4. Prepare yourself and your kids for if/when they have to quarantine at home. This will happen to lots of families this year. Maybe it’s your child’s entire school building or just their class, but there’s a good chance it could happen to you. Be prepared. Talk to your kids about this possibility. It’s better that your kids know what to expect when it happens. While your kids are learning virtually, keep your kids on a schedule and get them up and dressed at the same time each day. Give them structure, but be flexible when needed. Be encouraging and have a positive attitude. Again, they can do this, but they take their cues from you.
  5. If your kids are virtual learners, please don’t worry about them being left behind. I know you want your kids to be on track with their peers, but this really isn’t a good time to stress about grades. No matter what happens this year academically, your kids will be okay. Once things are normal again, whatever that may look like, your kids will catch up.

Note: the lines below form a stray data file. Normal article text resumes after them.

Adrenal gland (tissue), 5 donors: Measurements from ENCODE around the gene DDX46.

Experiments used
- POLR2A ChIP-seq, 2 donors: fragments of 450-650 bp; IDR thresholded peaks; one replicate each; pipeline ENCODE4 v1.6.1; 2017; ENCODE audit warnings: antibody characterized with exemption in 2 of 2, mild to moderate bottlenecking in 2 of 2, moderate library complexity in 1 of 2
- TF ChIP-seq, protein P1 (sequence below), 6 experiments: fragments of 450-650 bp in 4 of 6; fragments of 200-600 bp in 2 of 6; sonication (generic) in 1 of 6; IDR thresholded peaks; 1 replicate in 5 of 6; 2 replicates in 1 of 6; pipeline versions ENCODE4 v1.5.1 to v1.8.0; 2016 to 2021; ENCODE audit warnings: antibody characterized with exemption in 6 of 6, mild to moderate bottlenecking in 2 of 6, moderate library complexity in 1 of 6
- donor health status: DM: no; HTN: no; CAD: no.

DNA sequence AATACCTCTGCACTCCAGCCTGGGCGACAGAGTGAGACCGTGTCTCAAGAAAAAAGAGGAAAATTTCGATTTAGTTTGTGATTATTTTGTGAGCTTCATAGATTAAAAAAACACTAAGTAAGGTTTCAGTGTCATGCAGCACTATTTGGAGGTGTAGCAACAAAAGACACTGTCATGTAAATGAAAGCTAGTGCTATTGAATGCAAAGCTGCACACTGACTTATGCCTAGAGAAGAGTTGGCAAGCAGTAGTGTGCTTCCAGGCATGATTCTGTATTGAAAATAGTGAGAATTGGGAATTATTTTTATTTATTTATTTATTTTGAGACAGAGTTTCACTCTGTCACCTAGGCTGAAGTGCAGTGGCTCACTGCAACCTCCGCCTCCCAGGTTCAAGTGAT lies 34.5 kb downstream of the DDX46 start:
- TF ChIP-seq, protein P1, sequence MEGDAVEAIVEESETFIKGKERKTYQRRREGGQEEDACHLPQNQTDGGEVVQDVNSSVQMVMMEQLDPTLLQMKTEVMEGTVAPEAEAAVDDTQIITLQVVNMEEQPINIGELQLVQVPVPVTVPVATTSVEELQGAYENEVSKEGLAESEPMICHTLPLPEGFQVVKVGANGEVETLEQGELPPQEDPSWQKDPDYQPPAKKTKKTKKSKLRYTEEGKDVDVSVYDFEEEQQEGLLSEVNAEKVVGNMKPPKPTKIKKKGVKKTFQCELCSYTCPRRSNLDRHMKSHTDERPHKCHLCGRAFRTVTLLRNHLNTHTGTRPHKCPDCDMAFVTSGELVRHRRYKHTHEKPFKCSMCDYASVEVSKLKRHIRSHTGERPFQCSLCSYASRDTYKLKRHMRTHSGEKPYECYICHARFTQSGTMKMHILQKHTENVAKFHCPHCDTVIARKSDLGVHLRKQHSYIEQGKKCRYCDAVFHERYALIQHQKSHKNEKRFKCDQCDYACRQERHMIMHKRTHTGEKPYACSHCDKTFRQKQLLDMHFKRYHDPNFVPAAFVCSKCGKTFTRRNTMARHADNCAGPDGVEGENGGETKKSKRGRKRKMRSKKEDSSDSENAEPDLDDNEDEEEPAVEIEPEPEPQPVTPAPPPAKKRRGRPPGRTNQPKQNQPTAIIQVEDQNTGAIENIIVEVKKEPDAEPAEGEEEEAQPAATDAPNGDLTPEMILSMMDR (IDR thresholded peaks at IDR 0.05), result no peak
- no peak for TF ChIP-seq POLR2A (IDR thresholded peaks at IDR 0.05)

6. Finally, have a little grace, or rather, a lot of grace…..for your kids, for their teachers, for school administrators, and most importantly, for yourself. This is a global pandemic. We’ve never lived through this before. We’re all just doing our best.

Next, Teachers – You’ve been assigned what seems like an impossible task. You didn’t sign up for this. You’re not trained in infection prevention. It’s not your job to keep the economy running. Many of you didn’t get a vote in how to reopen your schools. Many of you weren’t even asked what you needed. Yet, here we are. So what can we do going forward?

  1. To protect you, your family, and your coworkers, wear a mask while at school. I know it’s required of you, and I know you’re wearing it in the classroom, but what about everywhere else? Are you wearing it in the work room, in the cafeteria, every time you have a conversation with another coworker, even if kids aren’t around? I know firsthand that it’s easy to think you’re “safe” with your coworkers. It’s easy to think they’re part of your family. It’s easy to let your guard down when you’re not with your students. It’s easy to just “forget.” Anytime you’re in a room with another person, wear a mask, and ask that they do the same. This is the most important thing you can do to protect yourself and others.